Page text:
Geronimo's acclaimed global eclectic fare, under the helm of Executive Chef Sllin Cruz, translates into an elegant Thanksgiving feast, starting with San Francisco Style Cioppino, brimming with mussels, clams, shrimp and polenta croutons in a shell-tomato broth. Other first course options include Hawaiian Ahi Tuna Sashimi & Tartare with buttermilk-scallion pancakes, wasabi aioli, avocado, soy lime syrup and caviar; and House-Made Potato Gnocchi wit lobster, green peas, sweet corn and a lobster-butter sauce.

The traditional centerpiece here is a Roasted Brown Butter, Sage & Maple Basted Amish Turkey with delectable sides—chestnut, apple and bacon-sausage dressing; mushroom-green bean casserole with fried onions; sour cream-whipped potatoes; pinon-cajeta yam custard with house-made toasted meringue; amarena cherry-cranberry relish; and giblet gravy. But there's much more to choose from, including Grilled Native American Ribeye with scalloped potatoes, charred brocollini, foie gras, hollandaise and glazed viande; and Green Miso Sea Bass with bok choy, scallions, ramen noodles, truffle essence, lobster miso and citron rouille.

Dessert options aren't yet available, as the pastry chef is still working on the menu, so you'll have to be surprised by the scrumptious selections when you're there.

At the venerable Coyote Cafe, Chef Eduardo Rodriguez has assembled a three-course menu, with starters that include Roasted Corn Soup with chicken and green chile meatballs, blue corn tortilla and poblano foam; Maine Lobster Bisque with sweet corn, white asparagus and sourdough points; and Hudson Valley Foie Gras with roasted acorn squash, sugar-poached stone fruit and mache salad.

Entrees include Sage & Brown Sugar-Glazed Organic Amish Turkey with all the trimmings—Italian sausage bread pudding, cranberry and pear relish, green bean and mushroom casserole, creamy potatoes, carrots Vichy, pecan yams and giblet and porcini gravy. Or, indulge in other entree options—Tellicherry Peppered Elk Tenderloin, Duroc-Braised Pork Osso Buco, Butter Sous Vide Maine Lobster and Vegetarian Wellington.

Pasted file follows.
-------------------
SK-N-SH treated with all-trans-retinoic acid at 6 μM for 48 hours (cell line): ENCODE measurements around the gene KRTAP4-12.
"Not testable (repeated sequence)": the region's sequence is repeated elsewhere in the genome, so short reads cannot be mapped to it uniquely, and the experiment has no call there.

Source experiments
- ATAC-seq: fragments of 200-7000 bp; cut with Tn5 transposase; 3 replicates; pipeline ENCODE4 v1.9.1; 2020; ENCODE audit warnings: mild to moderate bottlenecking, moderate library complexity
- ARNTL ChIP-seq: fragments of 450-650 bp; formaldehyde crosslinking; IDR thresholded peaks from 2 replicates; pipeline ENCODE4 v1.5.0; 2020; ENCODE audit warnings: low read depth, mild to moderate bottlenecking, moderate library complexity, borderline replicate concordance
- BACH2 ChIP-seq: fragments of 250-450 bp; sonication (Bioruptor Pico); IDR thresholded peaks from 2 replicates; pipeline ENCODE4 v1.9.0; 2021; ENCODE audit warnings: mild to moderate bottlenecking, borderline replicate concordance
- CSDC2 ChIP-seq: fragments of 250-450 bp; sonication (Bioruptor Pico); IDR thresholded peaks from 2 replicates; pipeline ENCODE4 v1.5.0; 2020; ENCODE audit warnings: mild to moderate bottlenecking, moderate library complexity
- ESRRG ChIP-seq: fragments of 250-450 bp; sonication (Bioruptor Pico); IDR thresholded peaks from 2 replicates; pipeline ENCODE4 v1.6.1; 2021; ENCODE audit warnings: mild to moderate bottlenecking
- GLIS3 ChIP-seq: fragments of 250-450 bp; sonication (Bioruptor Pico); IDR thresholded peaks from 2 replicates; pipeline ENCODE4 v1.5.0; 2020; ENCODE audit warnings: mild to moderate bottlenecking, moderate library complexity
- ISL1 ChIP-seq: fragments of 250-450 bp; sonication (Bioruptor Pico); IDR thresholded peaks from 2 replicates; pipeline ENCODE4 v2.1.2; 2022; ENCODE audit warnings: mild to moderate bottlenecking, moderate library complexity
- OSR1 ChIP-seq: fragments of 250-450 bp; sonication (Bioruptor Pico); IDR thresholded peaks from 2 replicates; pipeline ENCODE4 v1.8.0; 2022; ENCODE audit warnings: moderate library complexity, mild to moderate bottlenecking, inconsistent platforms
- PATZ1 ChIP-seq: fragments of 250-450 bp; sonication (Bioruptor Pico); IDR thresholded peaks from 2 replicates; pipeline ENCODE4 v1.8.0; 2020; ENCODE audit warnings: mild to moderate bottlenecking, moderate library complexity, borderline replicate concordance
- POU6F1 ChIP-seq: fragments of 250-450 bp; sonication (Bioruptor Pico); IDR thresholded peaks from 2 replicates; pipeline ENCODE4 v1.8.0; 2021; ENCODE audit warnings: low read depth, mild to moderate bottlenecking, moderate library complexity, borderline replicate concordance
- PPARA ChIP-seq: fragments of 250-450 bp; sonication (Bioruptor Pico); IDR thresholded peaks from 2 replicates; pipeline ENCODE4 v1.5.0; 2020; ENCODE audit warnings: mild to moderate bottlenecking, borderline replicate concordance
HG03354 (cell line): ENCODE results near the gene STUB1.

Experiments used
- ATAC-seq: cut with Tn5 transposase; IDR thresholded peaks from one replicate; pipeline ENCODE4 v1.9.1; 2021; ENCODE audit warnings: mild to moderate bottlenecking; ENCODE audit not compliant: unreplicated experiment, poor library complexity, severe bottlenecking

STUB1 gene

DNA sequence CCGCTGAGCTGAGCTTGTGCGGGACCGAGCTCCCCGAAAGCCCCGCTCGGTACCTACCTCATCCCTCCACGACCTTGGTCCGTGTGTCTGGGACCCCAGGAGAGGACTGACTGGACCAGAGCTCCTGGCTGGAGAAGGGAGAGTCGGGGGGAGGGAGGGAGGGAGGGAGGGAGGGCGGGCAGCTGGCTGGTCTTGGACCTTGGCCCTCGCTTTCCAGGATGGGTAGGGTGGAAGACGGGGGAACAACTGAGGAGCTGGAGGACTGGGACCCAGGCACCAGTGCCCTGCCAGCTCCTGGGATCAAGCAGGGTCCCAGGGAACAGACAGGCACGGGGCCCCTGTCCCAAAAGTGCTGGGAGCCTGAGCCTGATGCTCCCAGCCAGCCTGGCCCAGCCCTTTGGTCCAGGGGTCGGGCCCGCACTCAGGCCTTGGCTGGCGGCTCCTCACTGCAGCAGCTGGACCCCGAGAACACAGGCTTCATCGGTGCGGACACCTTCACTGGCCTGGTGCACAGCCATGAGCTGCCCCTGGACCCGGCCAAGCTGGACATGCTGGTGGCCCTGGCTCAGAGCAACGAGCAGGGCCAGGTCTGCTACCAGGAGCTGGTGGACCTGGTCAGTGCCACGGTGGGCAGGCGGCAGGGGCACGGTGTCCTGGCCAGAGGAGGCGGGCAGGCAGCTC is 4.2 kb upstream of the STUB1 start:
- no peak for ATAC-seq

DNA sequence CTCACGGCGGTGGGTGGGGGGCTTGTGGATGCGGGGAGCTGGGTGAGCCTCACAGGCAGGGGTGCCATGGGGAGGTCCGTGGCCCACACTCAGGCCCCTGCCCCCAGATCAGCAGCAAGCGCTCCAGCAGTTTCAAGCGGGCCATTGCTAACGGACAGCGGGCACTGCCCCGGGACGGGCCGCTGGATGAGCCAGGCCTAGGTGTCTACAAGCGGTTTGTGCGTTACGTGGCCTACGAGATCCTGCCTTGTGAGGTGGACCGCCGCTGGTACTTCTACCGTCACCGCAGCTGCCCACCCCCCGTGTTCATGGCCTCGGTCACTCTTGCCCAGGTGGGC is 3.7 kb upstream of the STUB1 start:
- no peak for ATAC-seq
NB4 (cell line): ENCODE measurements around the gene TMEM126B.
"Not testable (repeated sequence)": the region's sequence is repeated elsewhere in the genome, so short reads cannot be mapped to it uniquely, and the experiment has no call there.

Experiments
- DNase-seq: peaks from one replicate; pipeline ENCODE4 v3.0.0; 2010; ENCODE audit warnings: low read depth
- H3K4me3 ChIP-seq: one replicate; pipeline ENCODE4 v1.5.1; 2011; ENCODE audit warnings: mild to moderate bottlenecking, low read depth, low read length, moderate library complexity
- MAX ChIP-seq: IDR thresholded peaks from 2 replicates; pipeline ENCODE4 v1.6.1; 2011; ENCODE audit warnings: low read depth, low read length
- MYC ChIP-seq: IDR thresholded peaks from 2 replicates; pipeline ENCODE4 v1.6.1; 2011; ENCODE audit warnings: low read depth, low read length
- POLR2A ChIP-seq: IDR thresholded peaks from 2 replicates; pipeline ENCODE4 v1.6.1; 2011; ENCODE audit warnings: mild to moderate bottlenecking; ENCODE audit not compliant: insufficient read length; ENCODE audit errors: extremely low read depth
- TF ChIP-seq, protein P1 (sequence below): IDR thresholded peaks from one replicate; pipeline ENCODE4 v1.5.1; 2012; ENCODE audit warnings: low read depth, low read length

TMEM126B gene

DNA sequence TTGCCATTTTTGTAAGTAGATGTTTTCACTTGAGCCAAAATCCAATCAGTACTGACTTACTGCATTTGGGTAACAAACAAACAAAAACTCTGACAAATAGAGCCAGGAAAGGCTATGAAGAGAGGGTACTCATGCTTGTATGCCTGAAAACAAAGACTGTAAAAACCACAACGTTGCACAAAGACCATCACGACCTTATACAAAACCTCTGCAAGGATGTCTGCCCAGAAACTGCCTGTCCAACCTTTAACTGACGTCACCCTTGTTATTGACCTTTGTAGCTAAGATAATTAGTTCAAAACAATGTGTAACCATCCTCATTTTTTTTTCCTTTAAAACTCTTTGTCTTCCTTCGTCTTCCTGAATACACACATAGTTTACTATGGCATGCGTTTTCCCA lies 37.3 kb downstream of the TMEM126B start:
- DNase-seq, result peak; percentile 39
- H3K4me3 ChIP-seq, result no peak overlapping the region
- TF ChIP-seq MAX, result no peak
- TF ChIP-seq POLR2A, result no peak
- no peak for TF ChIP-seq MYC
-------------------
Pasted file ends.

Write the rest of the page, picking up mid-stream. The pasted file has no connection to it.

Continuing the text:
Here, too, the dessert menu was unavailable for this write-up, as it was still a work-in-progress at press time.

For a truly unique Thanksgiving experience, dine at the Drury Plaza Hotel's Eloisa, where renowned Chef John Rivera Sedlar has crafted a feast honoring Georgia O'Keeffe, who celebrated the holiday in her Abiquiu home. The iconic artist kept a garden filled with herbs, which she dried, and fruit trees, whose apricots and apples she preserved in Mason jars. She incorporated these ingredients in her Thanksgiving meal, along with summer beets from her garden, Wisconsin cheese sent by her sister from their native state and other ingredients that she loved.

Sedlar's menu includes some of these ingredients as well as dishes that his aunt prepared for O'Keeffe and her guests in Abiquiu. Start with apricot muffins and Ghost Ranch Corn Soup with green chile and heirloom popcorn or Plaza Blanca Watercress Salad with green beans, almonds, mint and a spicy Moroccan lemon dressing. Entrees include Abiquiu Classic Turkey served with mushroom gravy, kale and dandelion greens; and Christ in the Desert Monastery Salmon Steak with brown rice, raisins, turmeric and pistachios.

Creative desserts include a Warm Velarde Apple Tart with Calvados crème, or Mole Ice Cream wit sesame seed, fried sage and pink pepperberry.

This article was posted by Cheryl Fallstead